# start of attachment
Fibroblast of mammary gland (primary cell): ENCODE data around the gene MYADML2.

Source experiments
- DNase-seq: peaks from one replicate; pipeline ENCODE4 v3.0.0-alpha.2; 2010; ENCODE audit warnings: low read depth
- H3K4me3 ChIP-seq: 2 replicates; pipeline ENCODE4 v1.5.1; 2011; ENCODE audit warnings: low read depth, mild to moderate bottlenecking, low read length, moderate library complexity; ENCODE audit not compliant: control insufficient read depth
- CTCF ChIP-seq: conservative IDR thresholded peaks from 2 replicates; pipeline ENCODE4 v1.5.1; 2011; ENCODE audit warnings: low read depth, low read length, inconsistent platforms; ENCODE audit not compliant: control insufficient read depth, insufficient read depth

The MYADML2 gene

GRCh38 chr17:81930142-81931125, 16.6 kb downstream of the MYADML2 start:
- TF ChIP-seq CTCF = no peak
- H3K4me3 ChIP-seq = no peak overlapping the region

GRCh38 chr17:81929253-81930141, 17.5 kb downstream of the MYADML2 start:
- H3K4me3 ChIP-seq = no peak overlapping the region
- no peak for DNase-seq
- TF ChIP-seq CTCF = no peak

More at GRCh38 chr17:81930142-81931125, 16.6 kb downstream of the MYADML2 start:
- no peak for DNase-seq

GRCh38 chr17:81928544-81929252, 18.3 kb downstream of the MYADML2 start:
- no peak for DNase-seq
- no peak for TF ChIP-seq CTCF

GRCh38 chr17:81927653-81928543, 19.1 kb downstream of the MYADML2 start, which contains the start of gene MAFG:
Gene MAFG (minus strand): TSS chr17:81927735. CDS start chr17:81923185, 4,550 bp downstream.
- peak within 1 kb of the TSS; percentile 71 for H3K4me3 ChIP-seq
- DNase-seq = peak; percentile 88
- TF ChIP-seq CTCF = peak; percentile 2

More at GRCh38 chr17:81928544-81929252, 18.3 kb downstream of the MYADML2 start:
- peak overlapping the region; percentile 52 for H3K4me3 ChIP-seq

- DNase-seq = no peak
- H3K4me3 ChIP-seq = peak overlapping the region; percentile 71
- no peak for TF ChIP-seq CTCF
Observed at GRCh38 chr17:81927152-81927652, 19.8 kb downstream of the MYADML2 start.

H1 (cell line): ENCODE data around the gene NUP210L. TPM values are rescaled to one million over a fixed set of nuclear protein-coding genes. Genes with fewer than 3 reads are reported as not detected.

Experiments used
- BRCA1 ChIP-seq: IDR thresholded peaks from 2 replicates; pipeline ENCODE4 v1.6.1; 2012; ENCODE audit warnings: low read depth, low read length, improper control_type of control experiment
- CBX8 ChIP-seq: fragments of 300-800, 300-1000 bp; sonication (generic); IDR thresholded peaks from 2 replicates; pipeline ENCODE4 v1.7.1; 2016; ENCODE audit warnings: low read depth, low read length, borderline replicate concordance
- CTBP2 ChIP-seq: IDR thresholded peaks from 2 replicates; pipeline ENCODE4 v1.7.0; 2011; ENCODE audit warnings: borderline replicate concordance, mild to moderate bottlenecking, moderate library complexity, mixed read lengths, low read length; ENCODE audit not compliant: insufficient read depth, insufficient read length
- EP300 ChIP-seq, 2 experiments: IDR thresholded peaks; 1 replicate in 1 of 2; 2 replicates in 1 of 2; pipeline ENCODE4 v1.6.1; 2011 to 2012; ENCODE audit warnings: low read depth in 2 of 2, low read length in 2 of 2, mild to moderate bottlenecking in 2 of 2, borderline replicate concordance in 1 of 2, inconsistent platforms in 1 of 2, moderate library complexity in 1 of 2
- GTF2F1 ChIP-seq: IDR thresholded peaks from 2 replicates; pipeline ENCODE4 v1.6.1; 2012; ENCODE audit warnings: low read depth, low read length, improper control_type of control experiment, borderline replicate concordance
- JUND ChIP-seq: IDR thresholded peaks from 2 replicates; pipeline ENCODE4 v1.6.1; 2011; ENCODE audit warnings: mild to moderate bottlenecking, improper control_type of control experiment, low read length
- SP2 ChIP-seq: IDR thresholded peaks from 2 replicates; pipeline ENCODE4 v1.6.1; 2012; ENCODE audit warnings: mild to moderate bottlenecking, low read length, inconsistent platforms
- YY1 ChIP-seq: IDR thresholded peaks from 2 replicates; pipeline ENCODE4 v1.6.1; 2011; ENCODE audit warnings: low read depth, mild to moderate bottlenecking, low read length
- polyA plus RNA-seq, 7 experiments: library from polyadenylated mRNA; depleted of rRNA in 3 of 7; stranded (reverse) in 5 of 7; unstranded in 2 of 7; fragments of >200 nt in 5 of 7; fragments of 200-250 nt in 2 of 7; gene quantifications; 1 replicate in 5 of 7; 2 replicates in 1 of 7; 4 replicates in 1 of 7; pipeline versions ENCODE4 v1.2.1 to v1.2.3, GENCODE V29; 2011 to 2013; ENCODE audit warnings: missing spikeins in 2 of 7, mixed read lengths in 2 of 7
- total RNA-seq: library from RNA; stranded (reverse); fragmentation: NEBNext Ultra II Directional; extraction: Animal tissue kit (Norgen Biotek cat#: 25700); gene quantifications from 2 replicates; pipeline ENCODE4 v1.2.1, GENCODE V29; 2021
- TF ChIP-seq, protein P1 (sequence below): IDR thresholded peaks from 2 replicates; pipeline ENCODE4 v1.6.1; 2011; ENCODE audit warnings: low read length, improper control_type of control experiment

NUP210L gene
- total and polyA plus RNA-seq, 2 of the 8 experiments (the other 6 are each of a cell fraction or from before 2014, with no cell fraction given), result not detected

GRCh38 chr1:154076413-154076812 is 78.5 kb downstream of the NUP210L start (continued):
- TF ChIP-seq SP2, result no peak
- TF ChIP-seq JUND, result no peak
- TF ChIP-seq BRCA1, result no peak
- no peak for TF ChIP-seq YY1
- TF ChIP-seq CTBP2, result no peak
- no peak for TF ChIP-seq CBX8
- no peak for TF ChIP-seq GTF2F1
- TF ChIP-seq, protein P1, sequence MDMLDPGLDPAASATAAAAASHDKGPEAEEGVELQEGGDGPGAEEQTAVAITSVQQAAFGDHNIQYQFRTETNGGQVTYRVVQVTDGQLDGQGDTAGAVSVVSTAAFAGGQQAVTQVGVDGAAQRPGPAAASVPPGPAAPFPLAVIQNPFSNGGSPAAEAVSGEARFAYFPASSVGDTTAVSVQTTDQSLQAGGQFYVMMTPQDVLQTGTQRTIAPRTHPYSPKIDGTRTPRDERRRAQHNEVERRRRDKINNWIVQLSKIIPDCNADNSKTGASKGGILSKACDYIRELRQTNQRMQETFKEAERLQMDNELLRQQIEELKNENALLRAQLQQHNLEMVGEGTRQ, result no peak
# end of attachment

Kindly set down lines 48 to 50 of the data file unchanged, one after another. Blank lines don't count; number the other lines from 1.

- TF ChIP-seq BRCA1, result no peak
- no peak for TF ChIP-seq YY1
- TF ChIP-seq CTBP2, result no peak